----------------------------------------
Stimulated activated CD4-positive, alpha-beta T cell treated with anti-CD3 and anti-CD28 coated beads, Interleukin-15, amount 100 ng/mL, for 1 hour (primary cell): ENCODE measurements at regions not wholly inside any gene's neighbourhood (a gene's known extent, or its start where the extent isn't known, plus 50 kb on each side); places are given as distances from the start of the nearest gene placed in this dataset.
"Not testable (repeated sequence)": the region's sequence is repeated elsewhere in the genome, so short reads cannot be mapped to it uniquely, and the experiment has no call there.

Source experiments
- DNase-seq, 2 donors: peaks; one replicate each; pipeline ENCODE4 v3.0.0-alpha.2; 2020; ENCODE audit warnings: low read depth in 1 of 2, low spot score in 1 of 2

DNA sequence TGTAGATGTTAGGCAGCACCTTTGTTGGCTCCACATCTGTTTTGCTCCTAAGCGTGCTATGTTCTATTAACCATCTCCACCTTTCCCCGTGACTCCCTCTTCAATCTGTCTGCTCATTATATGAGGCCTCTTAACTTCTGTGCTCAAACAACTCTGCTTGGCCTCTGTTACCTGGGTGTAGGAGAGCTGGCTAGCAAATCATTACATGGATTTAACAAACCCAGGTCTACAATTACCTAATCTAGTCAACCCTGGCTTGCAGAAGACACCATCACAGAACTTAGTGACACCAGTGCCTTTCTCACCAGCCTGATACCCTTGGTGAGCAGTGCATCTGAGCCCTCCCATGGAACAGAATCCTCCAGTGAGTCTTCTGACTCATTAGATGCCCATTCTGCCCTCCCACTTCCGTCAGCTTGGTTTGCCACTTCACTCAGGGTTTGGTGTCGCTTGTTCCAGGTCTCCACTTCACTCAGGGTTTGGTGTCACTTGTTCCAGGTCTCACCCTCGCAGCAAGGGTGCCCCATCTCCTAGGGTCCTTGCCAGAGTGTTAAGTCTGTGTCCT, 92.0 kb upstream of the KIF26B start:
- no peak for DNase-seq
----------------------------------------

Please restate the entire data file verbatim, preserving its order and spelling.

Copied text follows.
Stimulated activated CD4-positive, alpha-beta T cell treated with anti-CD3 and anti-CD28 coated beads, Interleukin-15, amount 100 ng/mL, for 1 hour (primary cell): ENCODE measurements at regions not wholly inside any gene's neighbourhood (a gene's known extent, or its start where the extent isn't known, plus 50 kb on each side); places are given as distances from the start of the nearest gene placed in this dataset.
"Not testable (repeated sequence)": the region's sequence is repeated elsewhere in the genome, so short reads cannot be mapped to it uniquely, and the experiment has no call there.

Source experiments
- DNase-seq, 2 donors: peaks; one replicate each; pipeline ENCODE4 v3.0.0-alpha.2; 2020; ENCODE audit warnings: low read depth in 1 of 2, low spot score in 1 of 2

DNA sequence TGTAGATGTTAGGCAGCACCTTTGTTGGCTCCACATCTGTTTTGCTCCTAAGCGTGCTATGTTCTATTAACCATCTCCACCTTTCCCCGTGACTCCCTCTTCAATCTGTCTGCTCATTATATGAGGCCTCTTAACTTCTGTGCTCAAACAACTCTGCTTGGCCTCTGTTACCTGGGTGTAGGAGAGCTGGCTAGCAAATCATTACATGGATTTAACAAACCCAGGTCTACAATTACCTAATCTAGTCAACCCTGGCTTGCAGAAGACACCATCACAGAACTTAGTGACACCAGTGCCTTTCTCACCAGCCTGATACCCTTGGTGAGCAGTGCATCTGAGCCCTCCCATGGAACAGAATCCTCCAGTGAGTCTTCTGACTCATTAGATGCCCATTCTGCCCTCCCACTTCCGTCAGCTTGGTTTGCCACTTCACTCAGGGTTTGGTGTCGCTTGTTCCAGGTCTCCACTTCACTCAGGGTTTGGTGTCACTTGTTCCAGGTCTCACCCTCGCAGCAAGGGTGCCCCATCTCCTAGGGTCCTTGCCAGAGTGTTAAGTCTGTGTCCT, 92.0 kb upstream of the KIF26B start:
- no peak for DNase-seq